Yes you can get an idea about the foreshortening of objects in the background to get an idea of the zoom length at the time of shooting but this footage did not give us much help in how far away the trike was from the camera. I seriously doubt this trike was very close to shore as is surmised by Paul, because of the depth of the water, known by the wing going straight down sideways, almost it's full wing span.

    If this were close to shore, so close that the pilot felt he was about to run onto the shore line, I feel the water depth would have been considerably more shallow, is is almost always the case (read the words Almost always).

    Therefore I feel confident in saying this was not almost at the shore line and I feel confident that no shoreline is visible at any time at the bottom of the video frame from what I can see, not even when the camera person has zoomed out somewhat right at the end of the footage.

    From his landing I would say the pilot is inexperienced and I would agree that he was flying for some camera glory, which he most certainly has gotten now, though not in the way he was probably hoping for.

    As for all the turning when on the water, I still feel this was due to lack of experience and due to possibly lack of attention to where he feet were pressing regarding the rudder position, which is what I originally mentioned above. The FIBs are easy to topple even when not going very fast, while in a turn on the water.
  • Larry  Mednick
    by Larry Mednick 7 years ago
    Hey I got news for you guys... The rudder would have been in plain view from our angle had it been down.

    I won't swear to it, but I think I remember the FIB cannot be landed with the rudder up. Any one know?

    It sure looks like he touched down at about a 15 degree crab angle. you can see their bodies get thrown to their left at point of touch down. Then that big towering wing was also thrown to the left which kept the boat on it's left side which kept it turning right, which caused more cetrifugal force on the big heavy towering wing which rolled the boat.
  • E Harv
    by E Harv 7 years ago
    As a student pilot and owner of a FIB, I've been studying this video and following all of the comments very closely. From my newbie perspective, everyone seems to have correctly identified a series of faults with the landing, but I do believe Larry hit the bullseye as to the major overriding problem: no rudder. If you look at some Google images of the FIB flying in the air, the rudder is clearly visible below the bottom of the hull when lowered. I haven't had much time in the FIB yet, but I believe most people keep the rudder down even when flying. As long as it's straight, it doesn't seem that there would be much of a disadvantage to leaving it down. What I can't figure out though is what that big thing is sticking up from the hull once it rolls over onto its back. That's too BIG to be the rudder, whatever it is.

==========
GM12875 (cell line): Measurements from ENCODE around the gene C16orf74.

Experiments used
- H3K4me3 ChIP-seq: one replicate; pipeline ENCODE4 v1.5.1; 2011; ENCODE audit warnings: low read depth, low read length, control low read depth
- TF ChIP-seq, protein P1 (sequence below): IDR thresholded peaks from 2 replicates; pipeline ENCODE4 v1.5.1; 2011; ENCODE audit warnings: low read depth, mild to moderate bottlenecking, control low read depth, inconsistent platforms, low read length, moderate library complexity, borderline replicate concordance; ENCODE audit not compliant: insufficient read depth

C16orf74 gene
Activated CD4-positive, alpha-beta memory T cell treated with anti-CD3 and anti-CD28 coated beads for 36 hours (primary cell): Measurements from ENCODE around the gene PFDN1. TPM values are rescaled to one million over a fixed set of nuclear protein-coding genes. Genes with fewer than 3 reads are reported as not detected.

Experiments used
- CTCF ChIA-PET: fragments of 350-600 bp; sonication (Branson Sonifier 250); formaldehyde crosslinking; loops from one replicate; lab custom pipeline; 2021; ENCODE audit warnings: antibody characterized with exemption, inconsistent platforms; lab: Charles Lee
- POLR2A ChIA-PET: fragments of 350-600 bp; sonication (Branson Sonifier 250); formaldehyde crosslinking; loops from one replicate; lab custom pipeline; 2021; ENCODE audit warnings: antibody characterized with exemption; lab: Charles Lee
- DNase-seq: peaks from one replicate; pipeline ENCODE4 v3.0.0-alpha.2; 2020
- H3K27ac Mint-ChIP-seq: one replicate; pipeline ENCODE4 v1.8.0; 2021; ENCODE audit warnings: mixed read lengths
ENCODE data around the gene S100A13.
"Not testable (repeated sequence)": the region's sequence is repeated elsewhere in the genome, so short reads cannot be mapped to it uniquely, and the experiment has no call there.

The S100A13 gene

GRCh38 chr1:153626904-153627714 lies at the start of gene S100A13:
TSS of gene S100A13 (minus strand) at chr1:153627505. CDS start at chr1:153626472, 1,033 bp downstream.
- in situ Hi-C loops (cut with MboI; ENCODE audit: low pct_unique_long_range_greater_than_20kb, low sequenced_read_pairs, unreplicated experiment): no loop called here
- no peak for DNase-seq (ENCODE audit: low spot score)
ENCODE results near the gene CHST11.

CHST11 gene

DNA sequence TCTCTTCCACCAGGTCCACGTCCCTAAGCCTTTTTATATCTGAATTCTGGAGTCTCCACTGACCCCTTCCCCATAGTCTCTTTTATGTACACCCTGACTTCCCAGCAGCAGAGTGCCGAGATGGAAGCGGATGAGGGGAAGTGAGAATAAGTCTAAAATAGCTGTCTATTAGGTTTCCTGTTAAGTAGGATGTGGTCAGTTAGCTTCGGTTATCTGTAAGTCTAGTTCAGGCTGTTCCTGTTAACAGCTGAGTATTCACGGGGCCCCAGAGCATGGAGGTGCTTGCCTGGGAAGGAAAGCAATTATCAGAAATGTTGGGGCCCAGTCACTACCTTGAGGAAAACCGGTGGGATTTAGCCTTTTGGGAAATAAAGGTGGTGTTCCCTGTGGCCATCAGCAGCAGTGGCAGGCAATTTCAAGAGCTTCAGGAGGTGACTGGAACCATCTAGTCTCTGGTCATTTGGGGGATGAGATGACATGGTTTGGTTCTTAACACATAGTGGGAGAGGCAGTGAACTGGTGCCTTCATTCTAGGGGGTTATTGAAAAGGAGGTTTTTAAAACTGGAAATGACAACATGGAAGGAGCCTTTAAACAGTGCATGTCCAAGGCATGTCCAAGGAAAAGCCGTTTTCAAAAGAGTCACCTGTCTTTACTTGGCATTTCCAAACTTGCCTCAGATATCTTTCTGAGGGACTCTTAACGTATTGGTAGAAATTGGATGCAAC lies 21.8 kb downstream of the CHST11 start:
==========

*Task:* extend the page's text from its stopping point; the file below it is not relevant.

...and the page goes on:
• Abid Farooqui
    by Abid Farooqui 7 years ago
    I know why it flipped :).
    Disclaimer: I have no float or water trike experience so this high level technical analysis is free and worth about that much :).

    2) The dude did not flair and touched down too fast and too hard. What's up with so many people doing that.
    3) His FIB carriage was 15 degrees off in alignment with the keel of the wing. They need vertical stabs aft of CG and better hangblock/hangpoint and may be possible even a stiffer mast material

  • Mike-in- Thailand
    by Mike-in- Thailand 7 years ago
    4) There was no yellow whatsoever on his trike/wing.
  • Abid Farooqui
    by Abid Farooqui 7 years ago
    Oh sorry Mike for missing that most important point :).
    I hope both pilot and passenger are safe. As Lucian said I was very surprised that even with an air filled dinghy the thing went under like a bat out of hell
  • Abid Farooqui
    by Abid Farooqui 7 years ago
    Oops I spelled flare like Larry. Sorry